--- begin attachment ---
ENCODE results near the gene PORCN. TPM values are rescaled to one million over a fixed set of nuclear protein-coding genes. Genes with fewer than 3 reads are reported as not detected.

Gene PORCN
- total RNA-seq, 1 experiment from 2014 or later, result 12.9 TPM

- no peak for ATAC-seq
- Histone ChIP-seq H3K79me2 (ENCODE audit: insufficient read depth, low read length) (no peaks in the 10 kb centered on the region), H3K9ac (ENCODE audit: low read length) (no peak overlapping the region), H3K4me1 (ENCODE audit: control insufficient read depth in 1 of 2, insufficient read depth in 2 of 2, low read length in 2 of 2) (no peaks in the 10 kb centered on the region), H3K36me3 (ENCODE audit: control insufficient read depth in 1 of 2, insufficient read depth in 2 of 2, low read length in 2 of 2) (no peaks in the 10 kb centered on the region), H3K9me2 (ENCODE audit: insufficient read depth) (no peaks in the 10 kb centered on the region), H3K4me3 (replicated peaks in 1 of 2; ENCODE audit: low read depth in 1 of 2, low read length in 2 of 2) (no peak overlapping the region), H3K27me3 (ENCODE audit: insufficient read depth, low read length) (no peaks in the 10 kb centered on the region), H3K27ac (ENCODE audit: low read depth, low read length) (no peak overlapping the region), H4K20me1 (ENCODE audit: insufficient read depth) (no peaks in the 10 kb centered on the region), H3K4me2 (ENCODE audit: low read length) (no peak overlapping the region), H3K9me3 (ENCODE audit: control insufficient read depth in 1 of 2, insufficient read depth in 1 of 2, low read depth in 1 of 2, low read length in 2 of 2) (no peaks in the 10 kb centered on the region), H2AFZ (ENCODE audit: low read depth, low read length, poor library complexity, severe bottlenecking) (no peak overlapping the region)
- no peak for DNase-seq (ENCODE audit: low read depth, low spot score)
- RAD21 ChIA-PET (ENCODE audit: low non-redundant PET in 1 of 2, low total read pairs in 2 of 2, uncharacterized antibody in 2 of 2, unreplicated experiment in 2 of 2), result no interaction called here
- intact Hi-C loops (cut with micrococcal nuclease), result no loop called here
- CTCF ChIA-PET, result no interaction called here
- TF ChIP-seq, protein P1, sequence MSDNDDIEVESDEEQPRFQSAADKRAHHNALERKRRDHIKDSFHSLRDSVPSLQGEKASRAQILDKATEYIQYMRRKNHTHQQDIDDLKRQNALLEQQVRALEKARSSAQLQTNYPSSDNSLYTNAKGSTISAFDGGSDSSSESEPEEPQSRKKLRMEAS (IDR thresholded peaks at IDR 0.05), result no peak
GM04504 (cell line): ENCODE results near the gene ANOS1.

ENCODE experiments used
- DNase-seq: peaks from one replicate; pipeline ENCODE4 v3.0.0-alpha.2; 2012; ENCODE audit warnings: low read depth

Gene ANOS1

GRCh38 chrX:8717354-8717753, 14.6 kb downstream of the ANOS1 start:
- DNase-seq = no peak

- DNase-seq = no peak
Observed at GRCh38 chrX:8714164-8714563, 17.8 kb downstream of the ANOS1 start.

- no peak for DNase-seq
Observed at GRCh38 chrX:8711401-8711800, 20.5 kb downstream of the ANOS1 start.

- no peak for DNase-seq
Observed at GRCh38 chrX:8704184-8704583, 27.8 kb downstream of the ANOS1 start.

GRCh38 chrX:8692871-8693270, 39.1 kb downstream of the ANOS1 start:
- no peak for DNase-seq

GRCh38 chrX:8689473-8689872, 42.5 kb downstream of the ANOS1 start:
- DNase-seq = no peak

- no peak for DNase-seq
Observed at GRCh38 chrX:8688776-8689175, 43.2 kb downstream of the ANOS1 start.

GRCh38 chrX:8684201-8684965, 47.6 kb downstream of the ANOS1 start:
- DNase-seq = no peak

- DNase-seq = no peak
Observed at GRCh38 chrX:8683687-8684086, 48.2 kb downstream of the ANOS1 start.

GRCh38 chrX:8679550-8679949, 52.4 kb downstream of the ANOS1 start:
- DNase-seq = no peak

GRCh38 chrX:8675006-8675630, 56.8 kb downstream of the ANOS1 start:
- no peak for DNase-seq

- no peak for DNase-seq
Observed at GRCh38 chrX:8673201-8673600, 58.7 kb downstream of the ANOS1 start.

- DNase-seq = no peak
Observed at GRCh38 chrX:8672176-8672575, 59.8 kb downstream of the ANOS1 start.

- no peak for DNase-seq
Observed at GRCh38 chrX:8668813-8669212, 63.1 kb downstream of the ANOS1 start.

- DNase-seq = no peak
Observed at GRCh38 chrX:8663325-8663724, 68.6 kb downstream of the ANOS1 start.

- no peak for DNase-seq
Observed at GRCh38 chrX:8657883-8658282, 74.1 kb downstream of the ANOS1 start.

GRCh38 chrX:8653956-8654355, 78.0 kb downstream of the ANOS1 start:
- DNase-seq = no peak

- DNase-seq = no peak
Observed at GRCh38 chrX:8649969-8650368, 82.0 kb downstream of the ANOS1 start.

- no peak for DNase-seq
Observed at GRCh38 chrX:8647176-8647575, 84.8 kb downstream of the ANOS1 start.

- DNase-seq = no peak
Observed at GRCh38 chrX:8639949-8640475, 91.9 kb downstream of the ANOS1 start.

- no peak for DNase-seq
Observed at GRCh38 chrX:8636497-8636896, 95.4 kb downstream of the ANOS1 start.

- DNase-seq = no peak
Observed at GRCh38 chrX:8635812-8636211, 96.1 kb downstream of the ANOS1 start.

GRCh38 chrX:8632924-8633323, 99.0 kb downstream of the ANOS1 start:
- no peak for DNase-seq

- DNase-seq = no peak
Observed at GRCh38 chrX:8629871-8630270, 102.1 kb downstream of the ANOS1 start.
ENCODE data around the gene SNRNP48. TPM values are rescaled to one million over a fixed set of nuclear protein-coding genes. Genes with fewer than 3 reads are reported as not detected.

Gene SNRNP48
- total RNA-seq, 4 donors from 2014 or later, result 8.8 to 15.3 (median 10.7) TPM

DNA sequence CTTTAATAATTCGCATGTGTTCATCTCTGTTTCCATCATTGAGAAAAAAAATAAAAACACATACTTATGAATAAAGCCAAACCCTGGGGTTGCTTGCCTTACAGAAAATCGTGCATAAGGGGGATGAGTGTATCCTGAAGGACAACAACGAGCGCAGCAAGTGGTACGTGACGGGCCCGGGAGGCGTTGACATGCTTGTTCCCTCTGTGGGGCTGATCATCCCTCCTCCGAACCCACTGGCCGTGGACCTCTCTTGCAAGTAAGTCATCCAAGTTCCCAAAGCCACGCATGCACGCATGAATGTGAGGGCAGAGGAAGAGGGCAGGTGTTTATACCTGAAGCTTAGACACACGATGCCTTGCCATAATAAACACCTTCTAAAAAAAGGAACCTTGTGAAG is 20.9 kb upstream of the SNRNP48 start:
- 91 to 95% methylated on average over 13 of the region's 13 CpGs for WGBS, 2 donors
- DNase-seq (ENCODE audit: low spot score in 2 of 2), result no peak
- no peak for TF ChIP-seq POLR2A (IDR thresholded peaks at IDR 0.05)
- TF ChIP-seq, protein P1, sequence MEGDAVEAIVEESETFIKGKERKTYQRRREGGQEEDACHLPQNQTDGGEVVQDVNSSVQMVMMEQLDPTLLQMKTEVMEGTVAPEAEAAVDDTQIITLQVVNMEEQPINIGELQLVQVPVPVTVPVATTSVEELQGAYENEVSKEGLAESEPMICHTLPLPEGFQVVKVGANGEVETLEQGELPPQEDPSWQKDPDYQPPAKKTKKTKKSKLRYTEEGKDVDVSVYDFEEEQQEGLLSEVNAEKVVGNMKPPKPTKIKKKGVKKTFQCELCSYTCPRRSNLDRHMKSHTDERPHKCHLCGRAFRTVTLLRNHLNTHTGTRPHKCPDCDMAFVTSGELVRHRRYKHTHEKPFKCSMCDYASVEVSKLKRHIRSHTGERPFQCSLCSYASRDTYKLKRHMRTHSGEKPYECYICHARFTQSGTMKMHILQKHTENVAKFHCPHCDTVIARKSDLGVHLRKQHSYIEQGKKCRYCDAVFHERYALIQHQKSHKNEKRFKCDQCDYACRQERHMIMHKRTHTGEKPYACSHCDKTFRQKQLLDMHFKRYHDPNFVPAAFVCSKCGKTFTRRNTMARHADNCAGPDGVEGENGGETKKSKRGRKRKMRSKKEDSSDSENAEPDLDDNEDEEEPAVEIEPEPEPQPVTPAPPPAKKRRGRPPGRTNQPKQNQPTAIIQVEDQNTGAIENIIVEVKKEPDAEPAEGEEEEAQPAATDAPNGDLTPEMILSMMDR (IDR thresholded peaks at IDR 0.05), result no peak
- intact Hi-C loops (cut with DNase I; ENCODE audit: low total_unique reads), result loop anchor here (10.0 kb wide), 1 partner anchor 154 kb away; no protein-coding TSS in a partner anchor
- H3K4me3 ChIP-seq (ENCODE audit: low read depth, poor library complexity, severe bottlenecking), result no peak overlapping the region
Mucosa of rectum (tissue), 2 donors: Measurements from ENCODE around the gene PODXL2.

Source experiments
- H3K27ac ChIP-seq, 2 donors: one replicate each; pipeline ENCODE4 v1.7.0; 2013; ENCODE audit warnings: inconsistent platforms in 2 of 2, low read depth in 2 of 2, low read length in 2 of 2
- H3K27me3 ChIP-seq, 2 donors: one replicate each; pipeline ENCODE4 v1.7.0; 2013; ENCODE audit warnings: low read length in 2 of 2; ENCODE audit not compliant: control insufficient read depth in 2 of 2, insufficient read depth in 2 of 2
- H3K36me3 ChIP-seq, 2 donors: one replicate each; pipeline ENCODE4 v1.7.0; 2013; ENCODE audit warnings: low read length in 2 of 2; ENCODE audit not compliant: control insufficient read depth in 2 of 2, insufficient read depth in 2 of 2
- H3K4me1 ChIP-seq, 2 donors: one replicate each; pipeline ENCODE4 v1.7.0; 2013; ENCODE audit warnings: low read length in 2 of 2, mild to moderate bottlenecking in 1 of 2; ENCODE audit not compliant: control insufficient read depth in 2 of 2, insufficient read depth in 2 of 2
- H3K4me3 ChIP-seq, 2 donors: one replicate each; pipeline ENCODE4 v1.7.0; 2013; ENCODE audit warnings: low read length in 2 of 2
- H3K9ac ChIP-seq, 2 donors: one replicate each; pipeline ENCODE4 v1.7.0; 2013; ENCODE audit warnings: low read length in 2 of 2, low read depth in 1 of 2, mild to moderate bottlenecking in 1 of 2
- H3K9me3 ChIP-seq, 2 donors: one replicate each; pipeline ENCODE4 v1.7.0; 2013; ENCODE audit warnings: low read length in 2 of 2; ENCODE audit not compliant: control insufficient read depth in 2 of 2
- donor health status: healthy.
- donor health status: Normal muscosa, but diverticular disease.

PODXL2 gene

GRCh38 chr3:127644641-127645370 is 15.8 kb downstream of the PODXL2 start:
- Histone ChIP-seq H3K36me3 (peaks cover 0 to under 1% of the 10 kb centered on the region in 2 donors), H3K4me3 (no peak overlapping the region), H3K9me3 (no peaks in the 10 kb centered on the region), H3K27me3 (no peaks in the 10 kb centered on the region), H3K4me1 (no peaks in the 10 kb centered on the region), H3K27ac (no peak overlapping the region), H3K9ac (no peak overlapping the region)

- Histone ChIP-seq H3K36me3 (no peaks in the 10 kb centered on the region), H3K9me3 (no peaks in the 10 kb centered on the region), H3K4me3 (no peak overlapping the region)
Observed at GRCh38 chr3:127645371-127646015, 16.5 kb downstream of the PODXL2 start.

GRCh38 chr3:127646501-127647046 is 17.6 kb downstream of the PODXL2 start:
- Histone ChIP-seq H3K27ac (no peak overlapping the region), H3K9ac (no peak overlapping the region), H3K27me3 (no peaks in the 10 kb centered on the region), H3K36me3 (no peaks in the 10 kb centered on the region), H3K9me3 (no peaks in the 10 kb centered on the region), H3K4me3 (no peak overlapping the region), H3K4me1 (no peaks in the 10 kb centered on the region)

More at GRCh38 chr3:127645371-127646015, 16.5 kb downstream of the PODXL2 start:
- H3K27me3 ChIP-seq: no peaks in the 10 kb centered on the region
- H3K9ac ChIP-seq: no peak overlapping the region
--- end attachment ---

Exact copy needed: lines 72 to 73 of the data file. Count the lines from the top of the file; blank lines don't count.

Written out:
- H3K4me3 ChIP-seq (ENCODE audit: low read depth, poor library complexity, severe bottlenecking), result no peak overlapping the region
Mucosa of rectum (tissue), 2 donors: Measurements from ENCODE around the gene PODXL2.